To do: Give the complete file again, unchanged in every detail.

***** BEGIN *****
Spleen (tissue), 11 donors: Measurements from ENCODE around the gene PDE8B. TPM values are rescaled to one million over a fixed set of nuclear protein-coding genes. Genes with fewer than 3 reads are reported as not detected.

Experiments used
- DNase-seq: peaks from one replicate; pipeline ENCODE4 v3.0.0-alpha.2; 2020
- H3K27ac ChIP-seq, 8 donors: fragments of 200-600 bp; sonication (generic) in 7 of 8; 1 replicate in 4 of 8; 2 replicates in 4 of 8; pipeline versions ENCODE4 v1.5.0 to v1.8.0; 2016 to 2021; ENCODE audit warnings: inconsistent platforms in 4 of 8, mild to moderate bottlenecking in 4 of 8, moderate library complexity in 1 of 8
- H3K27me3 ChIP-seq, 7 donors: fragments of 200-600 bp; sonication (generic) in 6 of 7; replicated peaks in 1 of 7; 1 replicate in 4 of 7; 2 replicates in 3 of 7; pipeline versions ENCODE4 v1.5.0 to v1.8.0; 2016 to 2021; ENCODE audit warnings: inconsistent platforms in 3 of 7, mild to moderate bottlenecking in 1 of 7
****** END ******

Spleen (tissue), 11 donors: Measurements from ENCODE around the gene PDE8B. TPM values are rescaled to one million over a fixed set of nuclear protein-coding genes. Genes with fewer than 3 reads are reported as not detected.

Experiments used
- DNase-seq: peaks from one replicate; pipeline ENCODE4 v3.0.0-alpha.2; 2020
- H3K27ac ChIP-seq, 8 donors: fragments of 200-600 bp; sonication (generic) in 7 of 8; 1 replicate in 4 of 8; 2 replicates in 4 of 8; pipeline versions ENCODE4 v1.5.0 to v1.8.0; 2016 to 2021; ENCODE audit warnings: inconsistent platforms in 4 of 8, mild to moderate bottlenecking in 4 of 8, moderate library complexity in 1 of 8
- H3K27me3 ChIP-seq, 7 donors: fragments of 200-600 bp; sonication (generic) in 6 of 7; replicated peaks in 1 of 7; 1 replicate in 4 of 7; 2 replicates in 3 of 7; pipeline versions ENCODE4 v1.5.0 to v1.8.0; 2016 to 2021; ENCODE audit warnings: inconsistent platforms in 3 of 7, mild to moderate bottlenecking in 1 of 7